You might also be new to accessibility, working through remediation for the first time. Or maybe even doing some initial research to find out what digital accessibility means.  

    Whatever your personal journey is, you have the immediate power and ability to help create more advocates and change within your organization. This is true regardless of where the organization is with its digital accessibility work. The more people understand the need for digital accessibility, the easier it becomes to get traction as a sustainable, ongoing part of processes and culture.  

    The types of conversations you may want to have with your colleagues can vary depending on the digital accessibility knowledge you already have. Here are a few ways to approach it: 

    • Learning what the company is doing already: If you don't know what the company's digital accessibility plans and policies are, find out. If nothing is happening, ask what can be done to get started. 
    • Find out if you can help: If you're on the digital team but are outside the work that's happening, ask what you can do to support the efforts within your role. 
    • Share your knowledge: Find ways to educate your colleagues. Perhaps learning sessions can be organized to discuss various aspects of digital accessibility in 15 to 20-minute time blocks so others can learn. This knowledge might be technical; it could be about why digital accessibility is essential or something impacted by a site being inaccessible. Whatever knowledge you share, it'll benefit everyone.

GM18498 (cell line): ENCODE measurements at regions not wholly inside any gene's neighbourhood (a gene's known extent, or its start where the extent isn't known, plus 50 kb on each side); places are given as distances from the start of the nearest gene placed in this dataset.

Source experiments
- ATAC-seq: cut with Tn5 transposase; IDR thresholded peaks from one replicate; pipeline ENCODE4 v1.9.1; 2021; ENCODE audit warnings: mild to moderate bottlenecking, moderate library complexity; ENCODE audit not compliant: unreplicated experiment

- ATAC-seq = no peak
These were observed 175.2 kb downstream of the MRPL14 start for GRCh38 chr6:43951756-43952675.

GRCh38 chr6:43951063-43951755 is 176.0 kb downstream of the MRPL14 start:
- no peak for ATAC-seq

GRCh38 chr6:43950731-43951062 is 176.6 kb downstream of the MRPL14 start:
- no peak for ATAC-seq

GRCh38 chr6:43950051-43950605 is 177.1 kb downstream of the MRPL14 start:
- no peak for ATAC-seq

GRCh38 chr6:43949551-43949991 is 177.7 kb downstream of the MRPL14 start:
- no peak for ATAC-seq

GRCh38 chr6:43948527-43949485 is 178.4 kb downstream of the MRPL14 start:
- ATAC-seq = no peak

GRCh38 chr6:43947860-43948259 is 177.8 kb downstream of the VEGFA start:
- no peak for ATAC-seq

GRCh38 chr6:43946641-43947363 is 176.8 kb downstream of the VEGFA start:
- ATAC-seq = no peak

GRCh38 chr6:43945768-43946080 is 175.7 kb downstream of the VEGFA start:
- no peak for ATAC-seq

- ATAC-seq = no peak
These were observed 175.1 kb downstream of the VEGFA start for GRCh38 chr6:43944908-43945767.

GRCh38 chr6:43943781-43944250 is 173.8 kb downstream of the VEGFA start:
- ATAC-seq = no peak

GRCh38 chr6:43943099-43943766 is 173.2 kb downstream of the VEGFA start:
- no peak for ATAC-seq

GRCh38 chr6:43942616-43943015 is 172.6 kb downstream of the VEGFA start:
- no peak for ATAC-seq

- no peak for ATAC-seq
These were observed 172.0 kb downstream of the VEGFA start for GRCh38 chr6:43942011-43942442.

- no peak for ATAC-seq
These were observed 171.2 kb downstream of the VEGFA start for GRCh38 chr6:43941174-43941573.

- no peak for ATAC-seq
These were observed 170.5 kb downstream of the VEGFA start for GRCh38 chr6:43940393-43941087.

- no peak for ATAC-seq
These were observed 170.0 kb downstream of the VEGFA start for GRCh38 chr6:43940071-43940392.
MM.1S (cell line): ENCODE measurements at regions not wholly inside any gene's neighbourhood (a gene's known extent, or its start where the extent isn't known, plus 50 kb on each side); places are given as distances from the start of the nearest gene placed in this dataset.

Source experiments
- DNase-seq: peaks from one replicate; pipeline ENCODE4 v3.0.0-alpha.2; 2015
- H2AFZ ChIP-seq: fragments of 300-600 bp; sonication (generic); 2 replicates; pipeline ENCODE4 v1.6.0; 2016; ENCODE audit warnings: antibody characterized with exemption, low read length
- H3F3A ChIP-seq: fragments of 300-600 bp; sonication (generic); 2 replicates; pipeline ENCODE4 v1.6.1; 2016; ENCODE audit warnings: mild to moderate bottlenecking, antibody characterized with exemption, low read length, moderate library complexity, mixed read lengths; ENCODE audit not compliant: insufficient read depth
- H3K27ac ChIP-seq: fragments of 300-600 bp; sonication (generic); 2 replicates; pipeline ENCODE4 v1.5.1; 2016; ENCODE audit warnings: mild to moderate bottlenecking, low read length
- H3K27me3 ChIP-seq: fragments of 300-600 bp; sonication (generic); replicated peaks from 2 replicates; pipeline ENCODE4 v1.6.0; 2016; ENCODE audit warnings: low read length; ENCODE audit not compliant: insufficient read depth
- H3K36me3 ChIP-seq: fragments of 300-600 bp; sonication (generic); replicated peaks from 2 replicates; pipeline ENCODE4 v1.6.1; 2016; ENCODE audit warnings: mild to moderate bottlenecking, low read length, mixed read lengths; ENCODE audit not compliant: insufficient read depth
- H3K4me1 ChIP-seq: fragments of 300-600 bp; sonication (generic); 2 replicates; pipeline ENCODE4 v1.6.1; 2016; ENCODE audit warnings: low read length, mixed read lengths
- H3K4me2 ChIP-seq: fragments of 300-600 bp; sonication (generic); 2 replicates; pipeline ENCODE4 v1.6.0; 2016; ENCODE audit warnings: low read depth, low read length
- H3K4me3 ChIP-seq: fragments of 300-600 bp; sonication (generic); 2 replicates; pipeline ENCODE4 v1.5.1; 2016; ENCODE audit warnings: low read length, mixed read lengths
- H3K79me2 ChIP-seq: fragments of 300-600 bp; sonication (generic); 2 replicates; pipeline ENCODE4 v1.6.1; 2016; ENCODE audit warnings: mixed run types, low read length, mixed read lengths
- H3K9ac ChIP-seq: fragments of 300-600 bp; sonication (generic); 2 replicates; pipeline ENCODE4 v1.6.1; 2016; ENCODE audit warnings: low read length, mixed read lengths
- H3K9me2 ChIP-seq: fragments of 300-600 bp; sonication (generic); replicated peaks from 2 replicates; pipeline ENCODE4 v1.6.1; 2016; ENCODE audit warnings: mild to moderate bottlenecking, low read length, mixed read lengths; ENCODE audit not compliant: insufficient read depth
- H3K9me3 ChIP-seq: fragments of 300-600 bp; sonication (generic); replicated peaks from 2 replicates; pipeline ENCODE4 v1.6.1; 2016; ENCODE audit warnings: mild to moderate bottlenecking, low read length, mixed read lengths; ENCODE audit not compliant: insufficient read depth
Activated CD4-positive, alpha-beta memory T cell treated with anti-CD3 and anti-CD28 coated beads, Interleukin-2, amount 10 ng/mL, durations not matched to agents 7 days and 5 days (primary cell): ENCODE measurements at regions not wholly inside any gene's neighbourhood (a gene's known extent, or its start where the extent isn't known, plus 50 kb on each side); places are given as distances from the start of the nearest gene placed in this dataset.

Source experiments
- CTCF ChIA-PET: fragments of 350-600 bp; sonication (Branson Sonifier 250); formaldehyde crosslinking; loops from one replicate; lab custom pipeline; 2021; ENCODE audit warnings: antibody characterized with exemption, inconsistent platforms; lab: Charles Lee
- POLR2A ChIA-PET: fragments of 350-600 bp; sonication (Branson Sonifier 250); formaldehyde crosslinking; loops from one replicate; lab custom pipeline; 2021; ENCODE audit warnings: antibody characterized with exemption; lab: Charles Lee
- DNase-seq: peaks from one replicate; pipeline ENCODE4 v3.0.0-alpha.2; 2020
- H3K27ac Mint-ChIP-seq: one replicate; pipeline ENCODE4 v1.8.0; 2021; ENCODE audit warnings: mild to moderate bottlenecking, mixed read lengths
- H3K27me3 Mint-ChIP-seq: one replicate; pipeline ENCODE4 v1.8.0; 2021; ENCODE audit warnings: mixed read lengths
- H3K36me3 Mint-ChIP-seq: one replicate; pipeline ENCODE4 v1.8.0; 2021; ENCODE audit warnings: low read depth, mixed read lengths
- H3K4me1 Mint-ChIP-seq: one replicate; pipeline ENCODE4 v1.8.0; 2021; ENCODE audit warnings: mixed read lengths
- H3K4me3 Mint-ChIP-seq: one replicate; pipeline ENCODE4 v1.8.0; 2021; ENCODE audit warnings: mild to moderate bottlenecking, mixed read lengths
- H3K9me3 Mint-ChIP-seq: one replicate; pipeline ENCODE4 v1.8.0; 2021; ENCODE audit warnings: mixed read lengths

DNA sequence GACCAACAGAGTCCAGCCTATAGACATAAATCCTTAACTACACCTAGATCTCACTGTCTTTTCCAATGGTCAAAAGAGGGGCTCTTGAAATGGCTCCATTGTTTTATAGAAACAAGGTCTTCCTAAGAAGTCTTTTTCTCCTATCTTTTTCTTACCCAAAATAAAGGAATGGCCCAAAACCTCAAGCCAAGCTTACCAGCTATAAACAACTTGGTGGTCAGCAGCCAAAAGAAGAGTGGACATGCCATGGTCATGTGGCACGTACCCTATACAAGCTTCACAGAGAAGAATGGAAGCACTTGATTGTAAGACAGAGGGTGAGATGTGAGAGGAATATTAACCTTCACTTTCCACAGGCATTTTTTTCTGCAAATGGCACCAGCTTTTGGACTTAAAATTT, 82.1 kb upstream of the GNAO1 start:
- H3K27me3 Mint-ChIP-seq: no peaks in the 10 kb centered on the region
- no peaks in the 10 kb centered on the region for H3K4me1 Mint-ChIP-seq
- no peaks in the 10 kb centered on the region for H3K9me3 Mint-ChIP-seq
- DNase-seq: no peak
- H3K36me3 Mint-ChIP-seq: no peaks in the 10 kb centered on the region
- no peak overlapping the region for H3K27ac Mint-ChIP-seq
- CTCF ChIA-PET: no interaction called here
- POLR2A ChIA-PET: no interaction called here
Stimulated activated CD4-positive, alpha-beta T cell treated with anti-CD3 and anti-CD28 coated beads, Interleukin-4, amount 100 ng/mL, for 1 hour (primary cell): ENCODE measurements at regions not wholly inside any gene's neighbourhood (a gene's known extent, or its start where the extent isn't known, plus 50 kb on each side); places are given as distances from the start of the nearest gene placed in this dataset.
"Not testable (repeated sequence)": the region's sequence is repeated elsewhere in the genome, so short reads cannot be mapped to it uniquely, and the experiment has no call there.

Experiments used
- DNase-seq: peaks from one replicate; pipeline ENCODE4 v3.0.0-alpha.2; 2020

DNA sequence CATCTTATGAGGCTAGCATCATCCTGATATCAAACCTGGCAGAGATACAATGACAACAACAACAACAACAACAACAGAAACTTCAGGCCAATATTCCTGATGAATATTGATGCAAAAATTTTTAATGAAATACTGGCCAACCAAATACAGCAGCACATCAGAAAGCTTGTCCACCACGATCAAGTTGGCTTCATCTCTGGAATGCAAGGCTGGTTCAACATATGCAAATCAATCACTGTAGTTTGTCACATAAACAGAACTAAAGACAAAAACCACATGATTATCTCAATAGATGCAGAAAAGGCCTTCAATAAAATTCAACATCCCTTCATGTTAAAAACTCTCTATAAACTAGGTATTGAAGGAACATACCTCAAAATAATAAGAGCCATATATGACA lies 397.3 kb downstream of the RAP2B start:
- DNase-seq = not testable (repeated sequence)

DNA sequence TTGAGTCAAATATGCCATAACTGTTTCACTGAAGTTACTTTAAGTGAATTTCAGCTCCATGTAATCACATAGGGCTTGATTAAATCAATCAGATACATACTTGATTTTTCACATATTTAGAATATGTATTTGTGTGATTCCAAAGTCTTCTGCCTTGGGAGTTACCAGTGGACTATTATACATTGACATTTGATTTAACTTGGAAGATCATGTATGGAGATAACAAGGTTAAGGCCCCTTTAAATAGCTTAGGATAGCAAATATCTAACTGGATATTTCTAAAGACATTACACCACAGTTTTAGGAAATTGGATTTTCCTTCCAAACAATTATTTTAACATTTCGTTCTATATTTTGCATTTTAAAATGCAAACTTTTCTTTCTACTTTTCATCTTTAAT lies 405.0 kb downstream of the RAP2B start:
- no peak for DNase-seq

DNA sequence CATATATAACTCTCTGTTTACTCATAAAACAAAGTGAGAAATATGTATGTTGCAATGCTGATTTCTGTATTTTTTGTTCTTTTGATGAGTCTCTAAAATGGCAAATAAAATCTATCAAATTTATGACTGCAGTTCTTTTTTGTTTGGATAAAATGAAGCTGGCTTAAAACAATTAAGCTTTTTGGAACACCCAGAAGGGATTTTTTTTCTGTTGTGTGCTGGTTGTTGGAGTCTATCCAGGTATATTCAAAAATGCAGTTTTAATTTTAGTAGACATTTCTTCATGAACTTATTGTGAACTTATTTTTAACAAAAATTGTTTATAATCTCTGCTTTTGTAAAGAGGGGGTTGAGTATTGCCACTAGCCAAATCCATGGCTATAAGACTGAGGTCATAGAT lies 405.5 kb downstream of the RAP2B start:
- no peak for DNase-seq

Regardless of your conversation, it'll resonate even more if you can say why digital accessibility is important to you.  

    I'll share a piece of my story to give you an example of what I say when someone asks me why my advocacy extends beyond my work with UsableNet. Because of what I do, I'm well-versed in the exclusion that poor digital accessibility causes. When I see a company or an individual putting something on the web that is inaccessible, I immediately think they don't realize they're doing something that causes a barrier. My desire to teach kicks in, and I want to help them understand what's wrong and how to avoid the problem in the future. So it has become part of my DNA. 

    Ideally, the same type of advocacy and knowledge becomes part of your DNA, your colleague's DNA, and your company's DNA. Then, digital accessibility is always top of mind and will become the natural thing to do. 

    Want to learn more about company culture and digital accessibility? Sign up for our May 17th Webinar, hosted by Jeff, at 12 pm ET. Save your seat for our webinar on company culture and digital accessibility. Sign up now!

    Web Accessibility Company Culture

    Jeff Adams, Accessibility Operations Director, UsableNet

    Jeff Adams, Accessibility Operations Director, UsableNet

    Jeff is UsableNet’s director of accessibility operations and advices companies around the world on best practices in website accessibility, and integrating accessibility into their processes. He’s been with UsableNet for more than a decade and is a Certified Professional in Accessibility Core Competencies by the International Association of Accessibility Professionals. In addition, Jeff’s a creative entrepreneur and co-wrote the book, “Content for Everyone: A Practical Guide for Creative Entrepreneurs to Produce Accessible and Usable Web Content.”